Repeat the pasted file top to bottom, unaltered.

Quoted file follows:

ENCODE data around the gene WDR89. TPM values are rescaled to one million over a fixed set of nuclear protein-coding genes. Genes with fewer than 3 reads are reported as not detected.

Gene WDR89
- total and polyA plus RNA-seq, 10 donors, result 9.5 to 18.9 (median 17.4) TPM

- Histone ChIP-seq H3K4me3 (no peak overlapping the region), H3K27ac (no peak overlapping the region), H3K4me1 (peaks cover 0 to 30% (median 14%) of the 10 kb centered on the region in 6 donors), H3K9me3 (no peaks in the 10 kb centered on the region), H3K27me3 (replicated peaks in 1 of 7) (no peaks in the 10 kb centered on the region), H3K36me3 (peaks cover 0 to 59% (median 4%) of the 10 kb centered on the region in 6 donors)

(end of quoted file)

ENCODE data around the gene WDR89. TPM values are rescaled to one million over a fixed set of nuclear protein-coding genes. Genes with fewer than 3 reads are reported as not detected.

Gene WDR89
- total and polyA plus RNA-seq, 10 donors, result 9.5 to 18.9 (median 17.4) TPM

- Histone ChIP-seq H3K4me3 (no peak overlapping the region), H3K27ac (no peak overlapping the region), H3K4me1 (peaks cover 0 to 30% (median 14%) of the 10 kb centered on the region in 6 donors), H3K9me3 (no peaks in the 10 kb centered on the region), H3K27me3 (replicated peaks in 1 of 7) (no peaks in the 10 kb centered on the region), H3K36me3 (peaks cover 0 to 59% (median 4%) of the 10 kb centered on the region in 6 donors)